Document formats are evolving. New formats are continuously being created and destroyed resulting in an incredible amount of stagnant data. Why should I have to learn how to deal with every popular trend when I just want to store my thoughts?
XML is extremely powerful as it can express semantic ideas in a form that can be easily transformed into common formats. This enables people to write data for specific applications and use it later in a variety of circumstances. By combining transformations data formats can be converted to any desired representation.
Last term I designed a custom format for exam revision notes, converting the erratic slides into a uniform format beautifully typeset in HTML and CSS. These were converted from XML using a short XSL transformation supported by most modern browsers. This meant that each set of notes was visible on my EEPC (Ubuntu), desktop (Windows 7) and at the Cambridge Computer Lab (Windows XP/Linux). This is an efficient setup that anyone can emulate.
An example section
This is the general format of the document:
<section> <title>Natural language interfaces and dialogue systems</title> <p><defn><for>Natural Language User Interfaces</for> (LUI) are <is>a type of computer human interface where linguistic phenomena such as verbs, phrases and clauses act as UI controls for creating, selecting and modifying data in software applications</is>.</defn> <resource author="Wikipedia" url="http://en.wikipedia.org/wiki/Natural_language_user_interface"> Natural language user interface </resource> </p> </section>
My aim is to refine this portable document format to write lecture notes from the very beginning of third year Computer Science. Using XML allows a XSLT transformation between the old and new versions.
- Hierarchical textual content
- ASCIIMathML to convert inline LaTeX mathematics to MathML that can be rendered in documents with mime-type
- Automatic hyphenation to increase readability using Hyphenator.js
- References to external documents using URLs
- Tables, lists (using HTML syntax)
- Syntax highlighting for common languages, provided by Gorbatchev’s SyntaxHighlighter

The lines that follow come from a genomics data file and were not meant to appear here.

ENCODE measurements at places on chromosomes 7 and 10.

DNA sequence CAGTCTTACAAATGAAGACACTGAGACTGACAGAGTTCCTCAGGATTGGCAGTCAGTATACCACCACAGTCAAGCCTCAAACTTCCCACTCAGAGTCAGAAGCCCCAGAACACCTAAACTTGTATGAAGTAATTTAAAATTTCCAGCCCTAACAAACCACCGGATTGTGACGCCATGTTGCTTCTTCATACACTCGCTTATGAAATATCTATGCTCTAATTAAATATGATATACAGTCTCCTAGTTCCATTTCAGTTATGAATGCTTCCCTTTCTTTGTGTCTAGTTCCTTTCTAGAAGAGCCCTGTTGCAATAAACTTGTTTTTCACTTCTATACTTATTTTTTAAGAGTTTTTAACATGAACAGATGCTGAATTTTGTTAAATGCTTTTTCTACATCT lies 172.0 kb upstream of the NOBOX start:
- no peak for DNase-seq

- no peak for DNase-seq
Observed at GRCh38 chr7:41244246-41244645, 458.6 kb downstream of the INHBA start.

Additional extras include
- Rich graphics from external files (unfortunately inline graphics add too much complexity to the document)
- Internal references like see also to link related topics
- A section for the syllabus and links to where each topic is explained (contents)
Changes from the last version
The first version was based on the hierarchy of topic, section, subsection with titles as attributes. A little research into existing XML formats like DocBook can remove many of the design decisions. Why reinvent when teams of intelligent people have already come up with a better solution? Using different elements names for levels in the hierarchy was a mistake. It hampered refactoring the XML document.
Using elements like seealso, result and source signified external references in the first version. These will be unified into a resource element with multiple uses. In other aspects there will be an emphasis in using cdata over attribute values to represent information (title will no longer be an attribute).
Colloquialisms should be used to repeat key sections explaining underlying concepts. These can be represented using a handwriting font and rendered in collapsible regions in the transformed XHTML.
Definitions must fit into document prose while being structured semantically to summarise into a definition section. A niche feature this would support is exporting question/answer pairs to SuperMemo using a supermemo.xsl transformation that only applies to definitions.